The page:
Journal of International Technology and Information Management

Document Type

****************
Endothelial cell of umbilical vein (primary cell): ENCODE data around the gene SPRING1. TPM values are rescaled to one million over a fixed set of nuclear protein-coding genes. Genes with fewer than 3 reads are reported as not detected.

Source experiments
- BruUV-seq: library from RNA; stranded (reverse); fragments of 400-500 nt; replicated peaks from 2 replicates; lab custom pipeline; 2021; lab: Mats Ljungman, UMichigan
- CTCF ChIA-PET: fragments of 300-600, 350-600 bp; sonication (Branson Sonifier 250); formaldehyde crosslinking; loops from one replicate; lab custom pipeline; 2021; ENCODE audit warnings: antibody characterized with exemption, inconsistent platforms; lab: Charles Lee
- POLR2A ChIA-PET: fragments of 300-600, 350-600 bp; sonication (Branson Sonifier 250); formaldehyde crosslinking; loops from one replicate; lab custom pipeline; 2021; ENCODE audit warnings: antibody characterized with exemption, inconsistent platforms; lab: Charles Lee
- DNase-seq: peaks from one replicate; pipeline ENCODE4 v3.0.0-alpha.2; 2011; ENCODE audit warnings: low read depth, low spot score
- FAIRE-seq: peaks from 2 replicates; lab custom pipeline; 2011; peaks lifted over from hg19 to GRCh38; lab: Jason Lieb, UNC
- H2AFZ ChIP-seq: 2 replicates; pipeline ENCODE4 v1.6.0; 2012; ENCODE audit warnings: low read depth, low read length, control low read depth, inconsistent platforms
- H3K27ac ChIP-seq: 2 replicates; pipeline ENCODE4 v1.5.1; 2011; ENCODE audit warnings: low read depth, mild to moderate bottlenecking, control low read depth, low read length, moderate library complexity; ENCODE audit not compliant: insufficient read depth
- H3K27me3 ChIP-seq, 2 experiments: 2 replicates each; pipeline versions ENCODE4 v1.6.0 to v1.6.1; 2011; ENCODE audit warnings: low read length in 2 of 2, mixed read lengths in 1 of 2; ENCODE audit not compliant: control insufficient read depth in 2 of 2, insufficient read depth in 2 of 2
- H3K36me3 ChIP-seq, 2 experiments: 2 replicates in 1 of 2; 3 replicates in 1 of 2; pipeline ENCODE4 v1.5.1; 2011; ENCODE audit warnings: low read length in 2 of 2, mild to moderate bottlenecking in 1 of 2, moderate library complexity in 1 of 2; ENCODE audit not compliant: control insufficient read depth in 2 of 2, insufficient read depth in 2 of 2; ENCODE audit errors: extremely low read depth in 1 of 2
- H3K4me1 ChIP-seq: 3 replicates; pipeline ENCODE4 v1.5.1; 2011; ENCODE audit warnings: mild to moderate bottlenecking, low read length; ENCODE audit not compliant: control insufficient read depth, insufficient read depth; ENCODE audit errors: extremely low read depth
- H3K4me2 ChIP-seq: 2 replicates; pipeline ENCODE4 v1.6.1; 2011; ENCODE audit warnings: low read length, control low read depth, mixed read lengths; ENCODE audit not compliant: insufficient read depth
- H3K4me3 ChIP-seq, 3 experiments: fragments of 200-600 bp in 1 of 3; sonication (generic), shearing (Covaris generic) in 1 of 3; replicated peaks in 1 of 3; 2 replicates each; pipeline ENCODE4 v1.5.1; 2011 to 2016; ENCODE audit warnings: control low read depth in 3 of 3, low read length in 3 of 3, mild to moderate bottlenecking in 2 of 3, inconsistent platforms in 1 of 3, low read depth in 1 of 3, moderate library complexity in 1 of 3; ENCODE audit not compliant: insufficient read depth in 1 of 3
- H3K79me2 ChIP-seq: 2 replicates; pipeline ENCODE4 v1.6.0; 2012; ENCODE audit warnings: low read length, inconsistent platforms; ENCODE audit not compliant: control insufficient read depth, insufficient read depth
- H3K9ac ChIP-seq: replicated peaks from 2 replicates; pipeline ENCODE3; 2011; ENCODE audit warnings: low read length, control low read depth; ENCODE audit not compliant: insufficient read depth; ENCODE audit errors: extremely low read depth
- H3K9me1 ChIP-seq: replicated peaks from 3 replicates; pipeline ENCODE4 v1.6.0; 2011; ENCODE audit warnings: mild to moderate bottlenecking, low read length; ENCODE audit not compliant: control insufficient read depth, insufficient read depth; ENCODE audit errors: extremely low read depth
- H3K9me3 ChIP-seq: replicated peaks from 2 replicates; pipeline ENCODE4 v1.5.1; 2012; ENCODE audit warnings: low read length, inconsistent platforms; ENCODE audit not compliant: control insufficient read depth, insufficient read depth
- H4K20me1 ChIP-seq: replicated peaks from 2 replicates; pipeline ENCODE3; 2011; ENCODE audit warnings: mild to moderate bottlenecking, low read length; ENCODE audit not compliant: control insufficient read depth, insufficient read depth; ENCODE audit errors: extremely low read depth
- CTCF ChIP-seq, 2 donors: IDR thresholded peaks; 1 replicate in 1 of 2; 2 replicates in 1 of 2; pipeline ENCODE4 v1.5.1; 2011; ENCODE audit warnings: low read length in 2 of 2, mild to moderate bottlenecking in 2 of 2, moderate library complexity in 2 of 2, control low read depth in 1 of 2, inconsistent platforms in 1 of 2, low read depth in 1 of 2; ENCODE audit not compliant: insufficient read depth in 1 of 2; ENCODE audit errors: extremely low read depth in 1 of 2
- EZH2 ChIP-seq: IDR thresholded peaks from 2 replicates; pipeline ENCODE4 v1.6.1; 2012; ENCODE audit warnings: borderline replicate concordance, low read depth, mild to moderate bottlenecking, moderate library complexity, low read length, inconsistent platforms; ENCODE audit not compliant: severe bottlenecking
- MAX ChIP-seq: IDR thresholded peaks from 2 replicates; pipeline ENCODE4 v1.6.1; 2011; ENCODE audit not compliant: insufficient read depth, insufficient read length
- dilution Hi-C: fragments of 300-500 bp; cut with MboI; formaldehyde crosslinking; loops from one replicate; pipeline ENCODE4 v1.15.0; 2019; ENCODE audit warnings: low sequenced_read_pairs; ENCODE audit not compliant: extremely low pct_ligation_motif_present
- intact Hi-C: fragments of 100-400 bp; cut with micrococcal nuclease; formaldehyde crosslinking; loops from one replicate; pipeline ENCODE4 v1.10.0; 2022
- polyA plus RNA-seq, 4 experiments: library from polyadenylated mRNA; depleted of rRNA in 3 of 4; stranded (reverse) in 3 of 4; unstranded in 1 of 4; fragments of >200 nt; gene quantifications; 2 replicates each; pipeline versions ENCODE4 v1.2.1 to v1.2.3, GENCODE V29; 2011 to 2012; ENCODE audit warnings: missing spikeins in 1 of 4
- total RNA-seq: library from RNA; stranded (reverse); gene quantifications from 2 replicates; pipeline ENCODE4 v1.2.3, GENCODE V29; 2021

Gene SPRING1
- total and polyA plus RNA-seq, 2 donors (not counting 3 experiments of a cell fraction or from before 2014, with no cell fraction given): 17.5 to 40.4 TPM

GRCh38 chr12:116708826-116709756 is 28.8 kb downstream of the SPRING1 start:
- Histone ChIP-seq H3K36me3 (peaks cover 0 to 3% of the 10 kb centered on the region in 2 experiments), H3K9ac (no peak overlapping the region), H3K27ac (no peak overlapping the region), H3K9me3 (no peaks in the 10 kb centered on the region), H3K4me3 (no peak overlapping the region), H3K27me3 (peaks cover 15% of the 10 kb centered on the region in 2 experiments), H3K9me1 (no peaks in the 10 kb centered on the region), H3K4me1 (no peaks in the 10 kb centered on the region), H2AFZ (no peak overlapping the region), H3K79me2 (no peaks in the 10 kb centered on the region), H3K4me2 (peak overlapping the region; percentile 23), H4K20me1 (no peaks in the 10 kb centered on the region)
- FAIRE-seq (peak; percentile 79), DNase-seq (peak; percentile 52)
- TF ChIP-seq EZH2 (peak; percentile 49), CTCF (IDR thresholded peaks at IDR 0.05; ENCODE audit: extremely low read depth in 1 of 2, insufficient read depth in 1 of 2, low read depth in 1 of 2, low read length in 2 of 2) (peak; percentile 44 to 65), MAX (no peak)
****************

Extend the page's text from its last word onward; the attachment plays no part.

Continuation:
A large number of institutions of higher learning at all levels transitioned hurriedly to remote and online learning in response to the novel coronavirus (COVID-19) pandemic. However, recent studies have concluded that university-level students prefer learning in face-to-face settings. This study seeks to understand the factors that are driving students’ rejection of remote and online learning options and to provide insight into future efforts to implement strategies and tools to mitigate these adverse factors. The results show factors that contribute the most to students’ perceived satisfaction in the remote instructional setting are less interaction during live lectures, more distractions, less engagement in virtual classrooms, less effectiveness in understanding lectures, delayed responses and inability to get immediate assistance. A theoretical framework was developed to classify the contributing factors into three desirable learning related dimensions. Understanding the factors that students believe are hindrances to achieving desired learning outcomes should serve as a useful input to efforts aimed at improving learning outcomes in remote and online settings